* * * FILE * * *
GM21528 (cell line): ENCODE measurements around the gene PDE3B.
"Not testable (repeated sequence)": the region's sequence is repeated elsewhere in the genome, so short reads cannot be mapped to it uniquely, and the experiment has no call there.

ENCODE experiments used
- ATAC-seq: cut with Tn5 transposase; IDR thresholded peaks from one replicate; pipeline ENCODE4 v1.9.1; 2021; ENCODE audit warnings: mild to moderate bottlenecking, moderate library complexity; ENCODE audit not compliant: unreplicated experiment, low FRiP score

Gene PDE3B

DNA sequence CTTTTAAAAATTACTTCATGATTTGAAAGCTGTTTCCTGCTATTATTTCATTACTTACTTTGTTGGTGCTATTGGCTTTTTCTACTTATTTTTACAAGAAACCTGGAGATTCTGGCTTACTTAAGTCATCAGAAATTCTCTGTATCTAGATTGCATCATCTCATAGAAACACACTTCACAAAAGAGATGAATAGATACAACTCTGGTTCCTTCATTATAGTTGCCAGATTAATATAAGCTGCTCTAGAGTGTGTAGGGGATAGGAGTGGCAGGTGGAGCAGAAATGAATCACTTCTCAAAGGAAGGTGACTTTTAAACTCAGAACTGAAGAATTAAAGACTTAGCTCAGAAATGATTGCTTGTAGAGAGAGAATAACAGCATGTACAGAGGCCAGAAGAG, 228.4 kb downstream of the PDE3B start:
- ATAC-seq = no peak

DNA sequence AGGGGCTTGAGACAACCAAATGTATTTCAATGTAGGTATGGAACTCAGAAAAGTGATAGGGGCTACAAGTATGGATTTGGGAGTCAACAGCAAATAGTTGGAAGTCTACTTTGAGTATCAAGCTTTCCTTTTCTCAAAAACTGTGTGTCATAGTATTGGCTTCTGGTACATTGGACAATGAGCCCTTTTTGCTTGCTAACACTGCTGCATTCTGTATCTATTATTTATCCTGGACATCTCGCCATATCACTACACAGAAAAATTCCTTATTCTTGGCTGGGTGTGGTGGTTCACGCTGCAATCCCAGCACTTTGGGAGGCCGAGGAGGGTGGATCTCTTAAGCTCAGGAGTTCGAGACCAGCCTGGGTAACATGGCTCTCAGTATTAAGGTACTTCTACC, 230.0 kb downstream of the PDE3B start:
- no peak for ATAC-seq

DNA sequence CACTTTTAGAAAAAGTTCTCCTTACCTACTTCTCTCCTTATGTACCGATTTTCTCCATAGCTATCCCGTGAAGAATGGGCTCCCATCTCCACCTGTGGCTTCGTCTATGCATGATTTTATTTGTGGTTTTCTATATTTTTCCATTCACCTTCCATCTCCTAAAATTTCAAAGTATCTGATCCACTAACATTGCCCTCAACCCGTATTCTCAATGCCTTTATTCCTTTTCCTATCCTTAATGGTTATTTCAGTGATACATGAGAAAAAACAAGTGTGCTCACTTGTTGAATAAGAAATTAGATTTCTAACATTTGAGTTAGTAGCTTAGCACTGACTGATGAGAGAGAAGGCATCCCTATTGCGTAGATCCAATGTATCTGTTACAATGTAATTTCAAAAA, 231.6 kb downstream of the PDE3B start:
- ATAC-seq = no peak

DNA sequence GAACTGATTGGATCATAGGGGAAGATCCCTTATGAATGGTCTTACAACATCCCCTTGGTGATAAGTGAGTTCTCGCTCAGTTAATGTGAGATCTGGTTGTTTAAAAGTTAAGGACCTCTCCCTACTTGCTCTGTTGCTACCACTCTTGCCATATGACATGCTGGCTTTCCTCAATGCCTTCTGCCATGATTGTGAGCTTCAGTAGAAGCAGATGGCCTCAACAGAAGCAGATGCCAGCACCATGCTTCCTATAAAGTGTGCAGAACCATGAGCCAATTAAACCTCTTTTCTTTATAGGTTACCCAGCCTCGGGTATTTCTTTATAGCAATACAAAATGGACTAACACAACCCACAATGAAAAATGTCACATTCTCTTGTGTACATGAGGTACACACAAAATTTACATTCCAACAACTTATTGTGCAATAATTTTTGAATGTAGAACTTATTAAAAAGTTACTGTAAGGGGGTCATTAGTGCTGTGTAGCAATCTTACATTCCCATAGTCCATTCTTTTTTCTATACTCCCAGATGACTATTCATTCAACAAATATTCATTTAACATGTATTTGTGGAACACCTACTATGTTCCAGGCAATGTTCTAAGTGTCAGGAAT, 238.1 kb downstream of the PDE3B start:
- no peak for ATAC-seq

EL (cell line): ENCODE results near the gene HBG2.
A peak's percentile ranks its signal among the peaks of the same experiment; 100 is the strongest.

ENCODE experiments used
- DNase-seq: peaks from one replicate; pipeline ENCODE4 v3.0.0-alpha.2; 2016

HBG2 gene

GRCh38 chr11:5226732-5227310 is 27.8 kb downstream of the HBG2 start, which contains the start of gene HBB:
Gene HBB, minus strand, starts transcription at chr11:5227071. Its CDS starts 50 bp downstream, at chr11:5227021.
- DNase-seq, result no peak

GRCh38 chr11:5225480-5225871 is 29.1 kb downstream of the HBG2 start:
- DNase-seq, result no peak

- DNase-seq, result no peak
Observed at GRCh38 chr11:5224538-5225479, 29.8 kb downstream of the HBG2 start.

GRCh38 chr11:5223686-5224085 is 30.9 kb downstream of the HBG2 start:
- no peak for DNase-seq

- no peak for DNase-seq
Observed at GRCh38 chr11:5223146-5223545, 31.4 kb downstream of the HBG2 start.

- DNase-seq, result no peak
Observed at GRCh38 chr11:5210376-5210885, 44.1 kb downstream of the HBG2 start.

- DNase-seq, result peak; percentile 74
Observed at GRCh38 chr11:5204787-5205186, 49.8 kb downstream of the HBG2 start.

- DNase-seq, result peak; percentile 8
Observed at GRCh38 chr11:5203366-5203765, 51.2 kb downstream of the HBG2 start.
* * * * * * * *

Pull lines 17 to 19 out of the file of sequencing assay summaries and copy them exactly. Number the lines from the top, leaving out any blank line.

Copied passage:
- DNase-seq: peaks from one replicate; pipeline ENCODE4 v3.0.0-alpha.2; 2016

HBG2 gene

GRCh38 chr11:5226732-5227310 is 27.8 kb downstream of the HBG2 start, which contains the start of gene HBB: